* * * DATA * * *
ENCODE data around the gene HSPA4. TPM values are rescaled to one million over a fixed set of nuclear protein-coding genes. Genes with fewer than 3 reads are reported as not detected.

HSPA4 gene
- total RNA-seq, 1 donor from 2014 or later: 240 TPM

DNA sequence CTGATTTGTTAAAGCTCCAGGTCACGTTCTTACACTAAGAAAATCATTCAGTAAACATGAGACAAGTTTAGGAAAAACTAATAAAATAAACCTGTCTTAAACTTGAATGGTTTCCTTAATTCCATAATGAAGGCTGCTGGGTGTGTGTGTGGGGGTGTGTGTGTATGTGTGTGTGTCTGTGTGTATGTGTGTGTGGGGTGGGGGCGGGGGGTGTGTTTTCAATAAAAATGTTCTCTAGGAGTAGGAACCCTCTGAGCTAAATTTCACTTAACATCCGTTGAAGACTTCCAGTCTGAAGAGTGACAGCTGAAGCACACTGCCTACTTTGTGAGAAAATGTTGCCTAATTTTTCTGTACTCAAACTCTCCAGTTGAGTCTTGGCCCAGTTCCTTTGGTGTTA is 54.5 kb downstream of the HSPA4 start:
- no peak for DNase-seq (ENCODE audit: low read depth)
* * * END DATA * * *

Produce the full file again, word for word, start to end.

ENCODE data around the gene HSPA4. TPM values are rescaled to one million over a fixed set of nuclear protein-coding genes. Genes with fewer than 3 reads are reported as not detected.

HSPA4 gene
- total RNA-seq, 1 donor from 2014 or later: 240 TPM

DNA sequence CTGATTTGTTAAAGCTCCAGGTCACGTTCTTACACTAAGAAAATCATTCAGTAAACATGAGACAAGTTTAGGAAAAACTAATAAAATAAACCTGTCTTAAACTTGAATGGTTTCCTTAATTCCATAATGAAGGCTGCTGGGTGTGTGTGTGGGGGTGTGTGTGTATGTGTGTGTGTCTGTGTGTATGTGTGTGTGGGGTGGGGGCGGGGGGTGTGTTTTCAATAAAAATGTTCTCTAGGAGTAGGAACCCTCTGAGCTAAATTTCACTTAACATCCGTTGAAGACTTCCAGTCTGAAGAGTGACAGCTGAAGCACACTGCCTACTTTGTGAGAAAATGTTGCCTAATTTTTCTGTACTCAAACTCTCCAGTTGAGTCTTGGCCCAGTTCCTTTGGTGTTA is 54.5 kb downstream of the HSPA4 start:
- no peak for DNase-seq (ENCODE audit: low read depth)